Not so long ago, walkable neighbourhoods had a price penalty associated with them – not a price premium. However, a structural shift is occurring, which demonstrates a fundamental change in demand in our cities. The Atlantic Cities recently released an article based on research from the Brookings Institution that shows just how much more expensive walkable, mixed-use, dense, and amenity rich neighbourhoods are in comparison to the typical suburban communities. Set on a five-tiered scale, researchers show that to move from a car-dependent exurb at the bottom of the scale to a walkable urban community at the top can cost as much as $1200 a month!
Of course, the flip side of this coin is that retail businesses do better in walkable neighbourhoods, due to increased footfall, houses are worth more per square foot, and even rent for office spaces increases. Alas, only the wealthy are able to afford such desirable urban oases, unless the supply of walkable neighbourhoods can keep up with the demand of those who want to live in them.
Although baby boomers and millennials (those born between the early 1980s and 2000) are extremely different in a number of respects, they share a similar desire to live in dense, walkable, urban communities with easily accessible amenities. Baby boomers more so because they are getting older and less able to drive themselves or walk long distances. Millennials, on the other hand, want to live in walkable neighbourhoods because they see the detriment not only to the environment, but also to social capital in suburban communities, and want to live a more sustainable and socially active life in walkable urban areas.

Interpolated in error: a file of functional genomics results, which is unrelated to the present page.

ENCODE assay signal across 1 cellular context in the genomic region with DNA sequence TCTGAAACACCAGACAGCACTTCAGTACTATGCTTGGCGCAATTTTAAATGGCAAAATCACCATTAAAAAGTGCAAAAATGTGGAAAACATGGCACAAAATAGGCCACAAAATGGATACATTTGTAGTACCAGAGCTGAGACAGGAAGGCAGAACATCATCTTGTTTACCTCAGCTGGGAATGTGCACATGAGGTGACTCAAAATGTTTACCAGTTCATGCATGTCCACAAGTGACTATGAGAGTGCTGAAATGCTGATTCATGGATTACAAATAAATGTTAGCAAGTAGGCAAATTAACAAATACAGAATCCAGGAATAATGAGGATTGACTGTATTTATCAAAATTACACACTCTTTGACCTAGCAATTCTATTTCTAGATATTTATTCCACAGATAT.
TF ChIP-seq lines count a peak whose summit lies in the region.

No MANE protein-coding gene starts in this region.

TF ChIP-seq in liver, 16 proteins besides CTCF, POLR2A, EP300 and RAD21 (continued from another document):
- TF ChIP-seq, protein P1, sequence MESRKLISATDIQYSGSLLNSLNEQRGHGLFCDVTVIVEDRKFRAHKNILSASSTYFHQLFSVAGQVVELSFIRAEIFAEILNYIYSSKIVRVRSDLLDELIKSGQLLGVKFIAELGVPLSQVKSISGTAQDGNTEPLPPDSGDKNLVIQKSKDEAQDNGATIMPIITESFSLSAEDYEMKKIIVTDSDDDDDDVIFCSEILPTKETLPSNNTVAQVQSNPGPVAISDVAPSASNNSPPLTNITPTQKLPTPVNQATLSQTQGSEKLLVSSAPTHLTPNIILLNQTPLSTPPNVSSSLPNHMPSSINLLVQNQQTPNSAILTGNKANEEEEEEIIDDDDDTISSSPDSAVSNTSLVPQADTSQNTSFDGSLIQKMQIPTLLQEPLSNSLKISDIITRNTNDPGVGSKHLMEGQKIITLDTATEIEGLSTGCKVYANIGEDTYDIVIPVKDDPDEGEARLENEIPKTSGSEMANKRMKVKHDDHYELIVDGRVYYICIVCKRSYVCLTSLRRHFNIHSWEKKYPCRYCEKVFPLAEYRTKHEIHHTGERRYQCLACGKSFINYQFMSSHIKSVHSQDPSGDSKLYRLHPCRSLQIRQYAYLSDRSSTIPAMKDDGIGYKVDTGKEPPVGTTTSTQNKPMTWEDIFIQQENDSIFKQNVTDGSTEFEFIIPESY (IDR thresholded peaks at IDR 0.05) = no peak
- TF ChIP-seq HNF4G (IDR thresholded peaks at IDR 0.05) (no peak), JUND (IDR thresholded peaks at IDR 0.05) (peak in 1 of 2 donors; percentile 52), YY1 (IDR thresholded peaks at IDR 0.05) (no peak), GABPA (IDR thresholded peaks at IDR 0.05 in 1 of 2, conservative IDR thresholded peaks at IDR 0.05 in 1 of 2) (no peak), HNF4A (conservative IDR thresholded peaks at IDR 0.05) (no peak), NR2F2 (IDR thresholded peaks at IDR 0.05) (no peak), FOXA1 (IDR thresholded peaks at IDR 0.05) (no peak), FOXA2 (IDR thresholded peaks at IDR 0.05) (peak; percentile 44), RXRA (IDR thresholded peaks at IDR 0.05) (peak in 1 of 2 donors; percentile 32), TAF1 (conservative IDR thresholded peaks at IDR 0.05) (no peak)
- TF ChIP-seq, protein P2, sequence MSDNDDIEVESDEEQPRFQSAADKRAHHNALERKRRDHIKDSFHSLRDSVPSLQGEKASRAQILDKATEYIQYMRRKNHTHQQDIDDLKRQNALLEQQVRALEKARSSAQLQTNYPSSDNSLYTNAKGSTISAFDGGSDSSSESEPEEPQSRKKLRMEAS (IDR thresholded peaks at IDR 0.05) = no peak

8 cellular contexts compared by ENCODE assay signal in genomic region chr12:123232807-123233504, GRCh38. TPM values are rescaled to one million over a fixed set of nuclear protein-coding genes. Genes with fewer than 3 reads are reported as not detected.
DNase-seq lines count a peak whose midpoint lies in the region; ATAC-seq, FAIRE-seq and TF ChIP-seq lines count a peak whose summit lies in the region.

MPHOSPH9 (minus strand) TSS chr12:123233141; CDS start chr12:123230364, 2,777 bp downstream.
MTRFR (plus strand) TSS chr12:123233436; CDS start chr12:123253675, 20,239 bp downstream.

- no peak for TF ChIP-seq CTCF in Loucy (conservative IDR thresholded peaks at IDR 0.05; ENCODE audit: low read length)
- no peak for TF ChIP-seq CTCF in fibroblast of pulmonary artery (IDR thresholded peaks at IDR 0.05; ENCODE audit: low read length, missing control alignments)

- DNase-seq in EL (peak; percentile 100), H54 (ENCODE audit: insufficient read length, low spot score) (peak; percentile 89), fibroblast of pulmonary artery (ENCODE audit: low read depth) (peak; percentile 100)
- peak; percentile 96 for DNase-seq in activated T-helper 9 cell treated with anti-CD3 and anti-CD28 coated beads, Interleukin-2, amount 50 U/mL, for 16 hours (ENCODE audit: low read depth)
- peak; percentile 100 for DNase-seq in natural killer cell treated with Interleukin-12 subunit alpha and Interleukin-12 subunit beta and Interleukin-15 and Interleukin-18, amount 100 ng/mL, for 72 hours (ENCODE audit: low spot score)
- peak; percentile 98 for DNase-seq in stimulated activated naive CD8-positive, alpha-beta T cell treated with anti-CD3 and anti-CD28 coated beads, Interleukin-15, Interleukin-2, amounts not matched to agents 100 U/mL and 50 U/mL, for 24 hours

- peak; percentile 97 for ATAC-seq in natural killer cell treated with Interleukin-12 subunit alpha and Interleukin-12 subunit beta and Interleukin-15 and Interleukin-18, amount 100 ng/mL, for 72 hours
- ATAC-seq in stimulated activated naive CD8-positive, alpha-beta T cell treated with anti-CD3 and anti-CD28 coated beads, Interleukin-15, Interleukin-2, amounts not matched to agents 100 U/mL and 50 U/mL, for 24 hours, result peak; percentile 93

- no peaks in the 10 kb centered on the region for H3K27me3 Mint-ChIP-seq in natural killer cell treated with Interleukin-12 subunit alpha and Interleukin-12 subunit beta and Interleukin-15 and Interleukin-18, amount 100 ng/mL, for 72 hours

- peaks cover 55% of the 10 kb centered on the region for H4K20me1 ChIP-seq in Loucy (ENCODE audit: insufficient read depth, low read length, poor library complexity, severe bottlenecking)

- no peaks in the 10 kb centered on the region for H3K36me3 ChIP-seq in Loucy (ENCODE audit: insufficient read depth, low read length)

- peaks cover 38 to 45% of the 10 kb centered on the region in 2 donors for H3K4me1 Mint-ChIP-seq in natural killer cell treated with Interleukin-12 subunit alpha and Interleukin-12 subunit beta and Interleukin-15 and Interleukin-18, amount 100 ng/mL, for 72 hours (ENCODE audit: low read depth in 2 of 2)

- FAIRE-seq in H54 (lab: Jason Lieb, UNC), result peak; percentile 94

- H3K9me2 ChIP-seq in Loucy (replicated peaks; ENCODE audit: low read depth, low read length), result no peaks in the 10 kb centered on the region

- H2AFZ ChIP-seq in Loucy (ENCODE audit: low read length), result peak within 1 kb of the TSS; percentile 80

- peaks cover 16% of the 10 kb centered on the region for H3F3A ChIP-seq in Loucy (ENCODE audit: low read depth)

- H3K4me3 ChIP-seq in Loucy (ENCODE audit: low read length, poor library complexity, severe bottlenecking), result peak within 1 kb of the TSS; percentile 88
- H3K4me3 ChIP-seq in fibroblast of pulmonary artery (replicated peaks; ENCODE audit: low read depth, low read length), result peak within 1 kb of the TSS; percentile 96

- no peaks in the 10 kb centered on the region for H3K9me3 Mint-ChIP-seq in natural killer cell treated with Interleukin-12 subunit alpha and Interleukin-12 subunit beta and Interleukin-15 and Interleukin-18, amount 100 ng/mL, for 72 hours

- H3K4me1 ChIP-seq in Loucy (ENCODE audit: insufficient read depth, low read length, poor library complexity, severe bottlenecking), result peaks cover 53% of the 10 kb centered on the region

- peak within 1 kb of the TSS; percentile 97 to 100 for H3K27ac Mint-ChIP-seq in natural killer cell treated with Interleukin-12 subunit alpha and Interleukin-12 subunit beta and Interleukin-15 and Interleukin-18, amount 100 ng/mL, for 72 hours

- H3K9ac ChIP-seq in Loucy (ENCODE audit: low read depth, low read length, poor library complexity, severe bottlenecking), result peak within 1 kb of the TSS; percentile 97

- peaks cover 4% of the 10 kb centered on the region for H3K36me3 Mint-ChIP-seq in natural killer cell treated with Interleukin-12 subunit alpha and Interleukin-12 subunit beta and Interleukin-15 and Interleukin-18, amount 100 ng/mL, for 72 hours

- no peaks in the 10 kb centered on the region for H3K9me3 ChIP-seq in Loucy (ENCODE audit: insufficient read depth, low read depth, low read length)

The main shift that needs to happen, aside from the fundamental structural shift in demand that is already occurring in the urban population, is that urban planners and business leaders need to use this data as scientific precision to build stronger cities that are based on walkablility – arguably one of the core principles of urbanism.